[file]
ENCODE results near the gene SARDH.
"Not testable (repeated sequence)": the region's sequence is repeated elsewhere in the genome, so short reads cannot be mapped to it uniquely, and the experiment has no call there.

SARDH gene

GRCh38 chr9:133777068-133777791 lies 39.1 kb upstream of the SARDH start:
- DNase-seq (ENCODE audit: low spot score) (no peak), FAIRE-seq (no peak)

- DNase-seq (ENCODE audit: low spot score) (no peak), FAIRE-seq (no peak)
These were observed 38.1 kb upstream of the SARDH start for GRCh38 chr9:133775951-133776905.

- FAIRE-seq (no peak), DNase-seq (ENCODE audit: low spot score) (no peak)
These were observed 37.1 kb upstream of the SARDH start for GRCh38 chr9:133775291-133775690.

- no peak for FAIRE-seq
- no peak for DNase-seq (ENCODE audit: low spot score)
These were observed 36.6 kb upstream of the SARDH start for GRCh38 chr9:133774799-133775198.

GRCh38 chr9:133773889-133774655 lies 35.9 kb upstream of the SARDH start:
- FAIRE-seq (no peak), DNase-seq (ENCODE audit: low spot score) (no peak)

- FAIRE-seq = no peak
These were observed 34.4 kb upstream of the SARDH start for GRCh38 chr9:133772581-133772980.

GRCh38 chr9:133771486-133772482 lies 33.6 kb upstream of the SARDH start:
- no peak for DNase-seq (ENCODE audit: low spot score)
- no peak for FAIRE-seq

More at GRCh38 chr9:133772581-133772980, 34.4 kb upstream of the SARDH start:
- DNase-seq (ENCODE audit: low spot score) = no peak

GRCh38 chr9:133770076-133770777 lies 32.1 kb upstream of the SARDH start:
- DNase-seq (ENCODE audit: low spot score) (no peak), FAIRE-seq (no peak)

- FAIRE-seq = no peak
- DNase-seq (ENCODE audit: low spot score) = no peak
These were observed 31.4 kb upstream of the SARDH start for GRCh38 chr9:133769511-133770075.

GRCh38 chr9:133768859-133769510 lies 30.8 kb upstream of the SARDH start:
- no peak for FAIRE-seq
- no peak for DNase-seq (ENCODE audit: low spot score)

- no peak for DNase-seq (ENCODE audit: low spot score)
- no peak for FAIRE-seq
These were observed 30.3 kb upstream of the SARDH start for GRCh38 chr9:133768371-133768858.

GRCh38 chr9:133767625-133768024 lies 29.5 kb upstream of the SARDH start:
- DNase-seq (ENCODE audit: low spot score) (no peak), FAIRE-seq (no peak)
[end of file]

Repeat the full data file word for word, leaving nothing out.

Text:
ENCODE results near the gene SARDH.
"Not testable (repeated sequence)": the region's sequence is repeated elsewhere in the genome, so short reads cannot be mapped to it uniquely, and the experiment has no call there.

SARDH gene

GRCh38 chr9:133777068-133777791 lies 39.1 kb upstream of the SARDH start:
- DNase-seq (ENCODE audit: low spot score) (no peak), FAIRE-seq (no peak)

- DNase-seq (ENCODE audit: low spot score) (no peak), FAIRE-seq (no peak)
These were observed 38.1 kb upstream of the SARDH start for GRCh38 chr9:133775951-133776905.

- FAIRE-seq (no peak), DNase-seq (ENCODE audit: low spot score) (no peak)
These were observed 37.1 kb upstream of the SARDH start for GRCh38 chr9:133775291-133775690.

- no peak for FAIRE-seq
- no peak for DNase-seq (ENCODE audit: low spot score)
These were observed 36.6 kb upstream of the SARDH start for GRCh38 chr9:133774799-133775198.

GRCh38 chr9:133773889-133774655 lies 35.9 kb upstream of the SARDH start:
- FAIRE-seq (no peak), DNase-seq (ENCODE audit: low spot score) (no peak)

- FAIRE-seq = no peak
These were observed 34.4 kb upstream of the SARDH start for GRCh38 chr9:133772581-133772980.

GRCh38 chr9:133771486-133772482 lies 33.6 kb upstream of the SARDH start:
- no peak for DNase-seq (ENCODE audit: low spot score)
- no peak for FAIRE-seq

More at GRCh38 chr9:133772581-133772980, 34.4 kb upstream of the SARDH start:
- DNase-seq (ENCODE audit: low spot score) = no peak

GRCh38 chr9:133770076-133770777 lies 32.1 kb upstream of the SARDH start:
- DNase-seq (ENCODE audit: low spot score) (no peak), FAIRE-seq (no peak)

- FAIRE-seq = no peak
- DNase-seq (ENCODE audit: low spot score) = no peak
These were observed 31.4 kb upstream of the SARDH start for GRCh38 chr9:133769511-133770075.

GRCh38 chr9:133768859-133769510 lies 30.8 kb upstream of the SARDH start:
- no peak for FAIRE-seq
- no peak for DNase-seq (ENCODE audit: low spot score)

- no peak for DNase-seq (ENCODE audit: low spot score)
- no peak for FAIRE-seq
These were observed 30.3 kb upstream of the SARDH start for GRCh38 chr9:133768371-133768858.

GRCh38 chr9:133767625-133768024 lies 29.5 kb upstream of the SARDH start:
- DNase-seq (ENCODE audit: low spot score) (no peak), FAIRE-seq (no peak)